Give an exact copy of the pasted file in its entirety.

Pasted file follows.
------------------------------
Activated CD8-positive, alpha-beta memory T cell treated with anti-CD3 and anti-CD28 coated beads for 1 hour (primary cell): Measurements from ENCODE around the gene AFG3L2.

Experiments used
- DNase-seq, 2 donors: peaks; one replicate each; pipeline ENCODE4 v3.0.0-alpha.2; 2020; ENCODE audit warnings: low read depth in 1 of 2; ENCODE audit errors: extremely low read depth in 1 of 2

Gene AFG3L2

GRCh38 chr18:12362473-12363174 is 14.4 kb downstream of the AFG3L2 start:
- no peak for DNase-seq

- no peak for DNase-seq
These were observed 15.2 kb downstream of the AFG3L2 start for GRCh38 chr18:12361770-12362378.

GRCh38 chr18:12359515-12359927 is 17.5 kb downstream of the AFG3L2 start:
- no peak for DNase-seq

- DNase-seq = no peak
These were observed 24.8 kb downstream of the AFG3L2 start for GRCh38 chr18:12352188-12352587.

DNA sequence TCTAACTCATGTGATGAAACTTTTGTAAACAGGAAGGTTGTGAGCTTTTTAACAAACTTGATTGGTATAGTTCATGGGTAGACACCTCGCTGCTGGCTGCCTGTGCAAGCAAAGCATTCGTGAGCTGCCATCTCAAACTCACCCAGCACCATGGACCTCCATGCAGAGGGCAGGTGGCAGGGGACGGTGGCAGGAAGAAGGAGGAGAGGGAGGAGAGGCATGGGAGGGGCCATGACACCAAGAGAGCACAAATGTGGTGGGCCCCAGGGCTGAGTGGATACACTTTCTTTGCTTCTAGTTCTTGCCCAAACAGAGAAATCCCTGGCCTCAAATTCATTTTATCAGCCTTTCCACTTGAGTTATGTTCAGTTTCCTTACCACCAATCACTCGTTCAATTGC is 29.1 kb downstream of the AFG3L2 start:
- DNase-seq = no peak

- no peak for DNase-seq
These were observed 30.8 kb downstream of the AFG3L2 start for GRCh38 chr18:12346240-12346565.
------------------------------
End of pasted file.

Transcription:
Activated CD8-positive, alpha-beta memory T cell treated with anti-CD3 and anti-CD28 coated beads for 1 hour (primary cell): Measurements from ENCODE around the gene AFG3L2.

Experiments used
- DNase-seq, 2 donors: peaks; one replicate each; pipeline ENCODE4 v3.0.0-alpha.2; 2020; ENCODE audit warnings: low read depth in 1 of 2; ENCODE audit errors: extremely low read depth in 1 of 2

Gene AFG3L2

GRCh38 chr18:12362473-12363174 is 14.4 kb downstream of the AFG3L2 start:
- no peak for DNase-seq

- no peak for DNase-seq
These were observed 15.2 kb downstream of the AFG3L2 start for GRCh38 chr18:12361770-12362378.

GRCh38 chr18:12359515-12359927 is 17.5 kb downstream of the AFG3L2 start:
- no peak for DNase-seq

- DNase-seq = no peak
These were observed 24.8 kb downstream of the AFG3L2 start for GRCh38 chr18:12352188-12352587.

DNA sequence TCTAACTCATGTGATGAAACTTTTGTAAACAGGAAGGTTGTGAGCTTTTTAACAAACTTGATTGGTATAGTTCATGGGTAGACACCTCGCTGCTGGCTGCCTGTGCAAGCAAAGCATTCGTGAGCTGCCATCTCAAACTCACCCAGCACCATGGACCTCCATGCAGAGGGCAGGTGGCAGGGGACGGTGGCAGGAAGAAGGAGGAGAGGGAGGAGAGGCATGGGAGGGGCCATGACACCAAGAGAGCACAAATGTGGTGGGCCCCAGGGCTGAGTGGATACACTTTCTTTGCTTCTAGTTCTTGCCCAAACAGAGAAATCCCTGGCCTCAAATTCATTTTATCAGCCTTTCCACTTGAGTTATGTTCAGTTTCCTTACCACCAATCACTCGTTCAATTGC is 29.1 kb downstream of the AFG3L2 start:
- DNase-seq = no peak

- no peak for DNase-seq
These were observed 30.8 kb downstream of the AFG3L2 start for GRCh38 chr18:12346240-12346565.